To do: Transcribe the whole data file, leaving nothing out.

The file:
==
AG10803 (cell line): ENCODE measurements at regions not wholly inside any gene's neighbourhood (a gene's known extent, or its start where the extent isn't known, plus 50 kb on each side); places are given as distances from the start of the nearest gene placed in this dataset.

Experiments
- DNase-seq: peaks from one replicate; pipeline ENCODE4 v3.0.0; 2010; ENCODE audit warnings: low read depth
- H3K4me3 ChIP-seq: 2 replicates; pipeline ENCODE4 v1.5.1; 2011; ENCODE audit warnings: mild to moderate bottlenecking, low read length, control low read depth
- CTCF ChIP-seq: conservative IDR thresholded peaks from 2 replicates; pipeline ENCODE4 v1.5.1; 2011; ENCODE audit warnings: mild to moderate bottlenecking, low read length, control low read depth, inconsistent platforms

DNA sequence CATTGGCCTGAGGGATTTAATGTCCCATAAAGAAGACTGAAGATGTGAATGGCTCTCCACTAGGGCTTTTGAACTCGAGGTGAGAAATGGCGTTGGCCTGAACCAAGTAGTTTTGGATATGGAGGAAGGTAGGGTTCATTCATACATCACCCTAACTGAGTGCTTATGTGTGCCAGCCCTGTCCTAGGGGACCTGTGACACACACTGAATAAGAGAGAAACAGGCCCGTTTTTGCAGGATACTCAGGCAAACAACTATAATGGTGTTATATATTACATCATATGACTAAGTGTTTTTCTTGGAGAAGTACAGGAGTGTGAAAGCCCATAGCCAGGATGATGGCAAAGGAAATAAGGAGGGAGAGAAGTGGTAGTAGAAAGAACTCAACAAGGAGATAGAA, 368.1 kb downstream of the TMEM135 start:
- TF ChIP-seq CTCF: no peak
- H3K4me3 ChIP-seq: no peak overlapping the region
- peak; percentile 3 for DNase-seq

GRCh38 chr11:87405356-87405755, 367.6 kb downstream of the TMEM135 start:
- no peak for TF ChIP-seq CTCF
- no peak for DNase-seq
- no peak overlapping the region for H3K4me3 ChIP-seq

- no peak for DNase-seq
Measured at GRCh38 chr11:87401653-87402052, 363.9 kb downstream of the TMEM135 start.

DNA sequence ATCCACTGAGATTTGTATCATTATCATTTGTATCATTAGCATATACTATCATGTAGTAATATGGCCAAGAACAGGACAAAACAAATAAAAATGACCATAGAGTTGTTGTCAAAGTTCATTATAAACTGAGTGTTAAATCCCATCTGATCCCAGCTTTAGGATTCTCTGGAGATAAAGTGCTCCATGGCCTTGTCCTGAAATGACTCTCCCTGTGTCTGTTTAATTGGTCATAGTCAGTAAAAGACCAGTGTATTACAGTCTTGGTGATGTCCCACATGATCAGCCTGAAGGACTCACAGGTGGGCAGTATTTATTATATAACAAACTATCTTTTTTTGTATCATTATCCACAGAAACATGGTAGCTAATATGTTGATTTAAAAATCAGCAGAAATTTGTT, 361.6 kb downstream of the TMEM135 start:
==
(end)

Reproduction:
AG10803 (cell line): ENCODE measurements at regions not wholly inside any gene's neighbourhood (a gene's known extent, or its start where the extent isn't known, plus 50 kb on each side); places are given as distances from the start of the nearest gene placed in this dataset.

Experiments
- DNase-seq: peaks from one replicate; pipeline ENCODE4 v3.0.0; 2010; ENCODE audit warnings: low read depth
- H3K4me3 ChIP-seq: 2 replicates; pipeline ENCODE4 v1.5.1; 2011; ENCODE audit warnings: mild to moderate bottlenecking, low read length, control low read depth
- CTCF ChIP-seq: conservative IDR thresholded peaks from 2 replicates; pipeline ENCODE4 v1.5.1; 2011; ENCODE audit warnings: mild to moderate bottlenecking, low read length, control low read depth, inconsistent platforms

DNA sequence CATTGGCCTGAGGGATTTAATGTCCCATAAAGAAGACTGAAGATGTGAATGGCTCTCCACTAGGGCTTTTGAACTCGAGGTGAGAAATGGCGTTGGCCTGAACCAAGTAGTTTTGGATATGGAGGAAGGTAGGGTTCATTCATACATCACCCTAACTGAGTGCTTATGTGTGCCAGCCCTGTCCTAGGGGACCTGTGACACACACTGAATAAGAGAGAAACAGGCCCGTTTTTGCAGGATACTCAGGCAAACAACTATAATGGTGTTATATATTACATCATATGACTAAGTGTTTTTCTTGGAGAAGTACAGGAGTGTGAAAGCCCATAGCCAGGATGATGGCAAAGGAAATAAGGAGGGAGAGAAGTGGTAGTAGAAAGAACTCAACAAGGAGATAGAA, 368.1 kb downstream of the TMEM135 start:
- TF ChIP-seq CTCF: no peak
- H3K4me3 ChIP-seq: no peak overlapping the region
- peak; percentile 3 for DNase-seq

GRCh38 chr11:87405356-87405755, 367.6 kb downstream of the TMEM135 start:
- no peak for TF ChIP-seq CTCF
- no peak for DNase-seq
- no peak overlapping the region for H3K4me3 ChIP-seq

- no peak for DNase-seq
Measured at GRCh38 chr11:87401653-87402052, 363.9 kb downstream of the TMEM135 start.

DNA sequence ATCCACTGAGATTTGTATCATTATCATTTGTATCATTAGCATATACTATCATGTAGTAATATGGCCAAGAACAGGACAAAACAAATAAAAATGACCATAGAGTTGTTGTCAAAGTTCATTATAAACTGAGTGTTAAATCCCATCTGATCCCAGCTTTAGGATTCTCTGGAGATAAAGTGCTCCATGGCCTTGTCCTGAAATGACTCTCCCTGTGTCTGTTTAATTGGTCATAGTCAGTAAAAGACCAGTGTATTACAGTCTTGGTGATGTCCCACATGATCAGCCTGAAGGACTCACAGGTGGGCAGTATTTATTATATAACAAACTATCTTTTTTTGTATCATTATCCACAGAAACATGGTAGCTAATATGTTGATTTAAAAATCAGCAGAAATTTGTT, 361.6 kb downstream of the TMEM135 start: